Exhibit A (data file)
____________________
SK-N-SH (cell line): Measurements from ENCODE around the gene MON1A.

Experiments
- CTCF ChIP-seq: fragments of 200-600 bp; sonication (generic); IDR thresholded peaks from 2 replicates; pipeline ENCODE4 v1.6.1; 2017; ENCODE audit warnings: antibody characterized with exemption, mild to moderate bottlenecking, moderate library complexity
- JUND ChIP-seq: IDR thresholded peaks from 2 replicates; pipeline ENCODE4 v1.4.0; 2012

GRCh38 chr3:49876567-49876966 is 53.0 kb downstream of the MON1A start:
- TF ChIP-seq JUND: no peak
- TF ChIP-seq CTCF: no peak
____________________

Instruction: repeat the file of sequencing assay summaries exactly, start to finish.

SK-N-SH (cell line): Measurements from ENCODE around the gene MON1A.

Experiments
- CTCF ChIP-seq: fragments of 200-600 bp; sonication (generic); IDR thresholded peaks from 2 replicates; pipeline ENCODE4 v1.6.1; 2017; ENCODE audit warnings: antibody characterized with exemption, mild to moderate bottlenecking, moderate library complexity
- JUND ChIP-seq: IDR thresholded peaks from 2 replicates; pipeline ENCODE4 v1.4.0; 2012

GRCh38 chr3:49876567-49876966 is 53.0 kb downstream of the MON1A start:
- TF ChIP-seq JUND: no peak
- TF ChIP-seq CTCF: no peak